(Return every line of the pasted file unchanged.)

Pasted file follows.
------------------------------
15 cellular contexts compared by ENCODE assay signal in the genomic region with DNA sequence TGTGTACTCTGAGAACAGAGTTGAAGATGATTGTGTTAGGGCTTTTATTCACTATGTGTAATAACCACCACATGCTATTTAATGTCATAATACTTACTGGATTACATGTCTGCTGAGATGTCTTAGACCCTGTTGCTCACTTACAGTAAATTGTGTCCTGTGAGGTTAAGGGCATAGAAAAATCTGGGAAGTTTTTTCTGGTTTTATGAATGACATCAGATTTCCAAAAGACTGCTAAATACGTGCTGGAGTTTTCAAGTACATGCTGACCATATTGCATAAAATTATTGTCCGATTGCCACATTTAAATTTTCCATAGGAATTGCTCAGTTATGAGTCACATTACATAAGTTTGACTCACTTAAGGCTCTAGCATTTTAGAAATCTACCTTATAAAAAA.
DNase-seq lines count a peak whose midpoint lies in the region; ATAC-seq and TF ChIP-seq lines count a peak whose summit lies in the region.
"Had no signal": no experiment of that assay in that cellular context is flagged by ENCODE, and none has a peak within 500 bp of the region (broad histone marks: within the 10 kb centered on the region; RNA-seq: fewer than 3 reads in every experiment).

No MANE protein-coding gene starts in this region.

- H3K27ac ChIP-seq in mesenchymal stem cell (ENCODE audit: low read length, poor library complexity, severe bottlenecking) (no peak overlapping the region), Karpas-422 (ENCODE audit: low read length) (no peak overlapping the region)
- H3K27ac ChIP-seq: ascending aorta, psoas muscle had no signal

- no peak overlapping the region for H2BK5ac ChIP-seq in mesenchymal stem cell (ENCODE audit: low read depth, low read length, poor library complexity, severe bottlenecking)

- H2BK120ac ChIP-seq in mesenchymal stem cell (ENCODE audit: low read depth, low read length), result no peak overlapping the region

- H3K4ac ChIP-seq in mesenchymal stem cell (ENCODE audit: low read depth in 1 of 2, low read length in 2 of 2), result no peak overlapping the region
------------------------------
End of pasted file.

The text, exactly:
15 cellular contexts compared by ENCODE assay signal in the genomic region with DNA sequence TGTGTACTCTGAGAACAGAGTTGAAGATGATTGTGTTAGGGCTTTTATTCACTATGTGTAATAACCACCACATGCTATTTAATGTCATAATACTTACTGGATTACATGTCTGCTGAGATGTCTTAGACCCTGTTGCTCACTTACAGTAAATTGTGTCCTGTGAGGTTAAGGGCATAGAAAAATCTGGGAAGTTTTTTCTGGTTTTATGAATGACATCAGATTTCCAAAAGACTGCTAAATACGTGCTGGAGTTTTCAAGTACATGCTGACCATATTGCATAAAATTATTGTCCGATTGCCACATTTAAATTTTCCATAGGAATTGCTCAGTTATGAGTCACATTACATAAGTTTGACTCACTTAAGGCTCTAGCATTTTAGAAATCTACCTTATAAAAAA.
DNase-seq lines count a peak whose midpoint lies in the region; ATAC-seq and TF ChIP-seq lines count a peak whose summit lies in the region.
"Had no signal": no experiment of that assay in that cellular context is flagged by ENCODE, and none has a peak within 500 bp of the region (broad histone marks: within the 10 kb centered on the region; RNA-seq: fewer than 3 reads in every experiment).

No MANE protein-coding gene starts in this region.

- H3K27ac ChIP-seq in mesenchymal stem cell (ENCODE audit: low read length, poor library complexity, severe bottlenecking) (no peak overlapping the region), Karpas-422 (ENCODE audit: low read length) (no peak overlapping the region)
- H3K27ac ChIP-seq: ascending aorta, psoas muscle had no signal

- no peak overlapping the region for H2BK5ac ChIP-seq in mesenchymal stem cell (ENCODE audit: low read depth, low read length, poor library complexity, severe bottlenecking)

- H2BK120ac ChIP-seq in mesenchymal stem cell (ENCODE audit: low read depth, low read length), result no peak overlapping the region

- H3K4ac ChIP-seq in mesenchymal stem cell (ENCODE audit: low read depth in 1 of 2, low read length in 2 of 2), result no peak overlapping the region